Income approaches £250m for North East’s top three football clubs
Revenues soaring for Magpies and Black Cats, according to new report; But financials for many Championship clubs ‘alarming’
4 June 2015
The North East’s top three football clubs generated combined revenue of almost £250m in 2013/14, according to the 24th Annual Review of Football Finance from the Sports Business Group at Deloitte.
Newcastle United’s revenue of £130m (up 35 per cent on the previous year) was the seventh highest in the Premier League and put them 19th overall in the 2015 Deloitte report, which covers the top leagues in England, Spain, Germany, Italy and France.
Sunderland AFC generated revenue of £104m in 2013/14 (an increase of 38 per cent), which was the 12th highest total in the Premier League, while Middlesbrough’s revenue was £13.2m.
Newcastle United and Sunderland had operating profits of £24m and £11m respectively, while Middlesbrough reported an operating loss of £17m.
The Magpies achieved the third highest average league attendance in the Premier League in 2013/14, with an average of 50,666 fans attending games at St James’ Park, while the Black Cats were in seventh place, with an average attendance at the Stadium of Light of 41,272.
The Deloitte report found that the 20 Premier League clubs generated a record £3.26 billion in revenue – up 29 per cent on 2012/13 – with a record total operating profit of £614m and record pre-tax profits of £187m.
The average revenue for a Premier League club in 2013/14 was £163m, which is just £7m less than the combined revenues of all 22 First Division clubs in 1991/92 – the final season before the introduction of the Premier League.
The record-breaking totals were fuelled by the impact of the first year of the Premier League’s new broadcast rights cycle, according to Deloitte.
Dan Jones, Partner in the Sports Business Group at Deloitte, explained: “The impact of the Premier League’s broadcast deal is clear to see. Broadcast income increased by £569m in 2013/14, accounting for 78 per cent of the overall growth in revenue in the Premier League.
“Continued growth in both commercial and matchday revenue helped Premier League clubs’ combined revenues reach £3.26 billion – a staggering increase of £735m compared with the season before.
However, the picture for Championship clubs is less rosy.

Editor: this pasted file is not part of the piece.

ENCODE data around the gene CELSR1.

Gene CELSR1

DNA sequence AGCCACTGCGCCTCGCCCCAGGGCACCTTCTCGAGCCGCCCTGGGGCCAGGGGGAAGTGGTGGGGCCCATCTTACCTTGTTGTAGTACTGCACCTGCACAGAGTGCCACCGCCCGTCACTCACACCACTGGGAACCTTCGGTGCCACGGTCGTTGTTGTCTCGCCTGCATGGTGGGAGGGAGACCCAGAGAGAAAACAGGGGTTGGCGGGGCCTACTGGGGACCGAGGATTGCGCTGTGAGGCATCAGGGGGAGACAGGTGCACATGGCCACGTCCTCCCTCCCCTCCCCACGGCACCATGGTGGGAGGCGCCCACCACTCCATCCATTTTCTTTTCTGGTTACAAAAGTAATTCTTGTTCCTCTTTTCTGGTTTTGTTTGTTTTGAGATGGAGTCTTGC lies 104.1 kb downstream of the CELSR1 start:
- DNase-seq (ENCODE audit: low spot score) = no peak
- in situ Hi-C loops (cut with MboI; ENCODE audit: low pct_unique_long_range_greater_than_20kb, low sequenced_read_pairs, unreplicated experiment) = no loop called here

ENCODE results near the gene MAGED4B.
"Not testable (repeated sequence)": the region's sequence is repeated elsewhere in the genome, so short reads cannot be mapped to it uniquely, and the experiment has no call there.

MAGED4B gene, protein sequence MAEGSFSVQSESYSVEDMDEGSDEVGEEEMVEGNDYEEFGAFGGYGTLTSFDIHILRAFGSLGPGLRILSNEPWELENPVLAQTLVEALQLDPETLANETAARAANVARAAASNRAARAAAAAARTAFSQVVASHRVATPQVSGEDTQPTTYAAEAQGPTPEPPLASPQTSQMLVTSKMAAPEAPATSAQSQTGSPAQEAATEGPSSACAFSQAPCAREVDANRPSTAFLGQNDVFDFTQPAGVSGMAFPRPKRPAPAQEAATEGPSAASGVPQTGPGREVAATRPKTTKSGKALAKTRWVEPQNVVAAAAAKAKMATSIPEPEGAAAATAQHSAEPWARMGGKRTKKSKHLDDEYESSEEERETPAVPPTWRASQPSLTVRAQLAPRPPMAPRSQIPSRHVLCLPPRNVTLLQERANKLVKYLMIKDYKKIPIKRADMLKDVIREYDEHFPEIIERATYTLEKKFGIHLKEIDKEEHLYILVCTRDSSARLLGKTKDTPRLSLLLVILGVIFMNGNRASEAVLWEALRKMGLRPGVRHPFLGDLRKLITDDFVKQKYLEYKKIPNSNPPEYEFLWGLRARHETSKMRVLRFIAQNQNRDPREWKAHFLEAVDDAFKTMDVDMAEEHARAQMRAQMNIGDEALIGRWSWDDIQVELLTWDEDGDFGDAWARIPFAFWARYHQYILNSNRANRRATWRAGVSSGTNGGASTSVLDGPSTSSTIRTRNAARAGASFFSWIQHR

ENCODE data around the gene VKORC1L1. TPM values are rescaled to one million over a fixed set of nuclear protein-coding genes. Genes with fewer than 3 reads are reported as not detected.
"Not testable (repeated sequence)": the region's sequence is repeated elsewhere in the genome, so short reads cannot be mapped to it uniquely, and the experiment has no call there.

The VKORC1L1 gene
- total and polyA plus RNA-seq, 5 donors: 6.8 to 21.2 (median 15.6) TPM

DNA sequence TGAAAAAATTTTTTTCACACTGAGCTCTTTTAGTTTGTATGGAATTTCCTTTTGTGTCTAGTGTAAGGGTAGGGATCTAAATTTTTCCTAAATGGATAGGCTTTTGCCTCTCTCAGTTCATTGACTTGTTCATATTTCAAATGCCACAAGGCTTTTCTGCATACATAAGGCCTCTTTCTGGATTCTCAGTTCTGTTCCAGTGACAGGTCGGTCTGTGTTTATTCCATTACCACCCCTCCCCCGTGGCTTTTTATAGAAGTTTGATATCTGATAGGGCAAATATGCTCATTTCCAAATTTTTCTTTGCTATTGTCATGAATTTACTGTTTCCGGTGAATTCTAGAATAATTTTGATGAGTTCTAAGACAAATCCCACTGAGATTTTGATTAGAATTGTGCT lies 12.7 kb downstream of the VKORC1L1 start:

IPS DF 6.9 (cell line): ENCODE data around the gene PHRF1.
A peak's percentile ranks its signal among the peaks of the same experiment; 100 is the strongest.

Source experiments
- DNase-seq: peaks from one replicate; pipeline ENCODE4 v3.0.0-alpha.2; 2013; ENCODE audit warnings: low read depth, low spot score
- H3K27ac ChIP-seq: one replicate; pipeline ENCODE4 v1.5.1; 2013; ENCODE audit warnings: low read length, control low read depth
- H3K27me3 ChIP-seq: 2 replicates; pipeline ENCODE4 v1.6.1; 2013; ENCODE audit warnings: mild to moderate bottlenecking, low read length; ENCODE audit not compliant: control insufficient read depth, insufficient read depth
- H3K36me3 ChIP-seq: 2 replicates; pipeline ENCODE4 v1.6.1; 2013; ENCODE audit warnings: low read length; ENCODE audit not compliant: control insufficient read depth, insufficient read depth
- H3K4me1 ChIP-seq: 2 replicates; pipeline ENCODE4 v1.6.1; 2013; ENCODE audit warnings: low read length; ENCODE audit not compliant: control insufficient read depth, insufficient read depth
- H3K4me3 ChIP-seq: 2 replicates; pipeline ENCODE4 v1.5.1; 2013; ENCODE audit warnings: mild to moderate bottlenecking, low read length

Although overall revenues for the 24 Championship clubs increased by 12 per cent to £491m, they paid more in wages (£518m) than they earned in revenue. This resulted in total operating losses of £222m and a combined pre-tax loss of £247m.
Adam Bull, Senior Consultant in the Sports Business Group at Deloitte, said: “Championship clubs continue to deliver some alarming financial results. The desire of individual clubs to reach the promised land of the Premier League is understandable, and heightened given the value of the new broadcast deals, but the Football League is right to try and ensure this is not at the expense of the long-term sustainability of any club.”
The Deloitte Annual Review of Football Finance 2015 also found that the 92 Premier League and Football League clubs contributed around £1.4 billion in taxes in 2013/14.
Notes to editors:
About the Sports Business Group at Deloitte
Over the last 20 years Deloitte has developed a unique focus on the business of sport. Our specialist Sports Business Group offers a multi-disciplined expert service with dedicated people and skills capable of adding significant value to the business of sport. Whether it is benchmarking or strategic business reviews, operational turnarounds, revenue enhancement strategies or stadium/venue development plans, business planning, market and demand analysis, acquisitions, due diligence, expert witness, audits or tax planning; we have worked with more clubs, leagues, governing bodies, stadia developers, event organisers, commercial partners, financiers and investors than any other adviser.
For further information on our services you can access our website at www.deloitte.co.uk/sportsbusinessgroup
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